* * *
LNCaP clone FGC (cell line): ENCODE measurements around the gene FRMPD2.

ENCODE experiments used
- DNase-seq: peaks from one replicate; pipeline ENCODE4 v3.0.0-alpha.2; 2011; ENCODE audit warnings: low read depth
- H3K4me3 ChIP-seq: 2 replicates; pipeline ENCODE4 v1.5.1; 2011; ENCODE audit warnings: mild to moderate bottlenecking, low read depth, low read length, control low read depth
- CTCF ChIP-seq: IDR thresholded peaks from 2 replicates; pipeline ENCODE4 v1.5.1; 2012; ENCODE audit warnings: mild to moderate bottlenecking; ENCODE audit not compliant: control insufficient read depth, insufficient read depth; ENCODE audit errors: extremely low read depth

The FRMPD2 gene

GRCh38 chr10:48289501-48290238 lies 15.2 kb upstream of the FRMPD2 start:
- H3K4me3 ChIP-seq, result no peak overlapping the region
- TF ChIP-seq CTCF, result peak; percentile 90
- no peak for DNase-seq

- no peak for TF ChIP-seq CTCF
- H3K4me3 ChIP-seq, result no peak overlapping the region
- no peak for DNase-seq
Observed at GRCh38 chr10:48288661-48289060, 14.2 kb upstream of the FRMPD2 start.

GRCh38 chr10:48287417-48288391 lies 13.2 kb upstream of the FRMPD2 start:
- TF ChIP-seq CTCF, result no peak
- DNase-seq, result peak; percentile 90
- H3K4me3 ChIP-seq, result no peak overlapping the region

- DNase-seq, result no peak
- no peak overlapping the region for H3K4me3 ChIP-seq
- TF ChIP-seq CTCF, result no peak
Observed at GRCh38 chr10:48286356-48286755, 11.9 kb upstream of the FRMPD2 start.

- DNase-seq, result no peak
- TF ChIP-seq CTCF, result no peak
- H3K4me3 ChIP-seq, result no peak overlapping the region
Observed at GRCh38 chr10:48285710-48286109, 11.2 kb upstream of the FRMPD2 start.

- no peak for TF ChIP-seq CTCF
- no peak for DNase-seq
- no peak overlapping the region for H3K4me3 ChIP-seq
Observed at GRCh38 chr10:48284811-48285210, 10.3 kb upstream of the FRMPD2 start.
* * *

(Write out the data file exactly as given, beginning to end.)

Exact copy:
LNCaP clone FGC (cell line): ENCODE measurements around the gene FRMPD2.

ENCODE experiments used
- DNase-seq: peaks from one replicate; pipeline ENCODE4 v3.0.0-alpha.2; 2011; ENCODE audit warnings: low read depth
- H3K4me3 ChIP-seq: 2 replicates; pipeline ENCODE4 v1.5.1; 2011; ENCODE audit warnings: mild to moderate bottlenecking, low read depth, low read length, control low read depth
- CTCF ChIP-seq: IDR thresholded peaks from 2 replicates; pipeline ENCODE4 v1.5.1; 2012; ENCODE audit warnings: mild to moderate bottlenecking; ENCODE audit not compliant: control insufficient read depth, insufficient read depth; ENCODE audit errors: extremely low read depth

The FRMPD2 gene

GRCh38 chr10:48289501-48290238 lies 15.2 kb upstream of the FRMPD2 start:
- H3K4me3 ChIP-seq, result no peak overlapping the region
- TF ChIP-seq CTCF, result peak; percentile 90
- no peak for DNase-seq

- no peak for TF ChIP-seq CTCF
- H3K4me3 ChIP-seq, result no peak overlapping the region
- no peak for DNase-seq
Observed at GRCh38 chr10:48288661-48289060, 14.2 kb upstream of the FRMPD2 start.

GRCh38 chr10:48287417-48288391 lies 13.2 kb upstream of the FRMPD2 start:
- TF ChIP-seq CTCF, result no peak
- DNase-seq, result peak; percentile 90
- H3K4me3 ChIP-seq, result no peak overlapping the region

- DNase-seq, result no peak
- no peak overlapping the region for H3K4me3 ChIP-seq
- TF ChIP-seq CTCF, result no peak
Observed at GRCh38 chr10:48286356-48286755, 11.9 kb upstream of the FRMPD2 start.

- DNase-seq, result no peak
- TF ChIP-seq CTCF, result no peak
- H3K4me3 ChIP-seq, result no peak overlapping the region
Observed at GRCh38 chr10:48285710-48286109, 11.2 kb upstream of the FRMPD2 start.

- no peak for TF ChIP-seq CTCF
- no peak for DNase-seq
- no peak overlapping the region for H3K4me3 ChIP-seq
Observed at GRCh38 chr10:48284811-48285210, 10.3 kb upstream of the FRMPD2 start.